Rosenberg voters to decide fate of TxDOT One-Way Pairs project

By Betsy Dolan 

Rosenberg voters will decide whether to give the controversial “One-Way Pairs” road project the green light in a May 10 special election.

Voters will decide whether to prohibit the city from donating land to TxDOT for the proposed project, which would turn Avenues H and I into one-way streets in order to alleviate congestion.

The property is on Damon and Louise Streets and would be used as a crossover for the one-way streets.

“The one-way pair conversion would involve simply placing a new asphalt surface on the existing roadways, re-striping them for one-way operation, constructing new signals at the signalized intersections and building a one-way to two-way connection in the city block between Damon and Louise streets,” said Danny Perez, TxDOT spokesman.

If voters reject the plan to donate the land, the project could still move forward by widening the roads which would involve acquiring the right of way and take years to complete, TxDOT officials said.

On February 18, the Rosenberg City Council voted 5-2 to call for the special election after a petition was submitted to city officials on December 6, 2013. Mayor Vincent Morales and Councilmember Dwayne Grigar voted against.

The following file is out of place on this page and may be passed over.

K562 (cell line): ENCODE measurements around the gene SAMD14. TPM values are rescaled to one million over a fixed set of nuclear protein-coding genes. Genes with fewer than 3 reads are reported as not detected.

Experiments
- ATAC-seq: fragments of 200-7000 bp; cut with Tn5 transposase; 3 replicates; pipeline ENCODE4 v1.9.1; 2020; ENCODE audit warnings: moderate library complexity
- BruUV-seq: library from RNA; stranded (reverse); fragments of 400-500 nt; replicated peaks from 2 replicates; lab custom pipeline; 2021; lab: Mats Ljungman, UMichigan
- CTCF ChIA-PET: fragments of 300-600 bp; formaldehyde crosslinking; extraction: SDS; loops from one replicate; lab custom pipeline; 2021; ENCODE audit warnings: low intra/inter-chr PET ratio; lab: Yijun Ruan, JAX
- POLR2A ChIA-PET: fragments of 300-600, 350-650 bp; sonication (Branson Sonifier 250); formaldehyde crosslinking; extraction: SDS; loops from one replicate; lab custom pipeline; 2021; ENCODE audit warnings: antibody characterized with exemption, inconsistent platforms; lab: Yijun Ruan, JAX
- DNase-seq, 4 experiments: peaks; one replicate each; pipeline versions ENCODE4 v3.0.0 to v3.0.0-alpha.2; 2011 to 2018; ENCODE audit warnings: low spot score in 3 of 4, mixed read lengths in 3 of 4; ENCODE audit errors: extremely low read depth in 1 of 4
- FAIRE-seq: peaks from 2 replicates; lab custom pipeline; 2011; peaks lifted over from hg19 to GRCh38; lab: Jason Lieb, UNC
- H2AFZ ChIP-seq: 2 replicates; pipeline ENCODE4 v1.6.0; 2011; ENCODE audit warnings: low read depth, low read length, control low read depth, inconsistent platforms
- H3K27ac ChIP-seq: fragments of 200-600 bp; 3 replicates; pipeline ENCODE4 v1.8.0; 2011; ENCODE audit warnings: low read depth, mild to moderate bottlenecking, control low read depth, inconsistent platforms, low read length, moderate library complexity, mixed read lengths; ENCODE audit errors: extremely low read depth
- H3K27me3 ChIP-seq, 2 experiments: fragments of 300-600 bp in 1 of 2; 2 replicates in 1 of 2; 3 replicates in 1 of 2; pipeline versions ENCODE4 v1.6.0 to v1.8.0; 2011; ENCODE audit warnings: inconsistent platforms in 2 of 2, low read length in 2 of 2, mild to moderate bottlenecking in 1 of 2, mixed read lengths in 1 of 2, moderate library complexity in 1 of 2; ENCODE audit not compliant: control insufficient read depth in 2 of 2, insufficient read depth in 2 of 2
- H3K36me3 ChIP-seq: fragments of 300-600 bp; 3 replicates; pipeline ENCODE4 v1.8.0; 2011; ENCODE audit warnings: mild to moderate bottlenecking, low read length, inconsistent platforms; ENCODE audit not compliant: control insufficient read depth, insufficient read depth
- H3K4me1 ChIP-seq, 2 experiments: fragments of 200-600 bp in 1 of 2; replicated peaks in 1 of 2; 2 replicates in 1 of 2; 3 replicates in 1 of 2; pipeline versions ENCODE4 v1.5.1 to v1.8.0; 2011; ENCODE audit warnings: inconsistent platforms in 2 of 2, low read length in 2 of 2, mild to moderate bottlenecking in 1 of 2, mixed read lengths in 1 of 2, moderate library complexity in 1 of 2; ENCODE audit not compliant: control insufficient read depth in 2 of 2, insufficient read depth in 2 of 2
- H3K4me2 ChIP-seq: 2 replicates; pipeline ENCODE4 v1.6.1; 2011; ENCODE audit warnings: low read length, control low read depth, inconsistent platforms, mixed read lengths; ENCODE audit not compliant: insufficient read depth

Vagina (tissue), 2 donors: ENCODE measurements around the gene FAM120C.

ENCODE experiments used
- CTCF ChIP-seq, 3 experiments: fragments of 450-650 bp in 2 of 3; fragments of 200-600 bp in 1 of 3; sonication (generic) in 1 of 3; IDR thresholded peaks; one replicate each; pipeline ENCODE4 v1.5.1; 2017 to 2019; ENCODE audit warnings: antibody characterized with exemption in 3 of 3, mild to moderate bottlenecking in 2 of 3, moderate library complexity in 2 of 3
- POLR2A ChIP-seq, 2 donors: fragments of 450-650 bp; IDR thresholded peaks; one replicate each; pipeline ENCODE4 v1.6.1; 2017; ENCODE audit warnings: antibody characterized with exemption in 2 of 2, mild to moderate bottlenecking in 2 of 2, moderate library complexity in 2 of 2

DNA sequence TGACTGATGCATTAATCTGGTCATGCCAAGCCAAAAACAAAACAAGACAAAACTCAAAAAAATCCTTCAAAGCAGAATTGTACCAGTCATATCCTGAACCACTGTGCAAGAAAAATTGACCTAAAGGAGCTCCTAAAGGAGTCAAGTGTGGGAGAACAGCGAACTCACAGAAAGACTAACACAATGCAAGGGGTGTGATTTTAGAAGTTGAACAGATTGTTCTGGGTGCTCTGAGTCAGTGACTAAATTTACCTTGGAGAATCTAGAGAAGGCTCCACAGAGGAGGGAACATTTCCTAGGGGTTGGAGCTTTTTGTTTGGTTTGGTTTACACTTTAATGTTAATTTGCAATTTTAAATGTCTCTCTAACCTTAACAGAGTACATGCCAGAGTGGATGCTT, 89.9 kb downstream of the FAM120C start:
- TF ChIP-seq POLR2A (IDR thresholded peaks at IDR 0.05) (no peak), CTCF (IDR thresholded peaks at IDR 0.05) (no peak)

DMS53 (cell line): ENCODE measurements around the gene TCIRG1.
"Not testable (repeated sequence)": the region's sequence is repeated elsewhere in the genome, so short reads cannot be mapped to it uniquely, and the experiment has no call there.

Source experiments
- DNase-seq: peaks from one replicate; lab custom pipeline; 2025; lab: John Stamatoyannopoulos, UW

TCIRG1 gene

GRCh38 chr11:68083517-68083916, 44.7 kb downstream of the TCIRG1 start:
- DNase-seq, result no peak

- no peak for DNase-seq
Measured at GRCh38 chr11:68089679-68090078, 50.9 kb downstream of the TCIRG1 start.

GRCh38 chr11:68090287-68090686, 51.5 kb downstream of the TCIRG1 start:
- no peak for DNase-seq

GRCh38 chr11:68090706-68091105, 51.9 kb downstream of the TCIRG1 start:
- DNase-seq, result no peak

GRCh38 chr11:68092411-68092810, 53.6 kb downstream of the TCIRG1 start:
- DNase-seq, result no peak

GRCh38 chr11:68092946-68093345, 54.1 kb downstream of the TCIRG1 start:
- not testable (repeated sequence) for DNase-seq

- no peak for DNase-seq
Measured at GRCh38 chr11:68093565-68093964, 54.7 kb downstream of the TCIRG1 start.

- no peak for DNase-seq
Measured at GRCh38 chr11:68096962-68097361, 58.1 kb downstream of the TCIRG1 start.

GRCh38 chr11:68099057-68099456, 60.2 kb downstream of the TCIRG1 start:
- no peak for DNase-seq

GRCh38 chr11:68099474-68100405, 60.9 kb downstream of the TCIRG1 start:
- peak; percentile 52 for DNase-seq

Some officials and residents questioned how the one-way streets would help the traffic situation. Others voiced concern that the project could cause problems for businesses along the roadway. Throughout the process, city councilmembers have expressed concerns about traffic jams that are caused by semi-trucks, as well as, whether or not the problem could be solved with proper signal synchronization.

Project advocates say the one-way pairs project is basically two, one-way roadways that work together for better traffic flow and reduce the number of traffic accidents. According to TxDOT statistics, crashes on Avenue H are two to five times higher than the state average.

“The one-way pair scenario would reduce accidents by reducing the number of potential conflict points along the roadway,” Perez said. “Further, this is also the most cost-effective option available.”

TxDOT and the city have been working on the traffic problem since 2000. Back in 2003, the City of Rosenberg supported the project and even called a public hearing in 2005 to allow residents some input. But in the nine years since, the council make-up changed and the project became controversial after business owners and residents expressed concerns.

TxDOT officials had planned to start the work this year. The project is anticipated to cost $4.4 million and would take about a year to complete.

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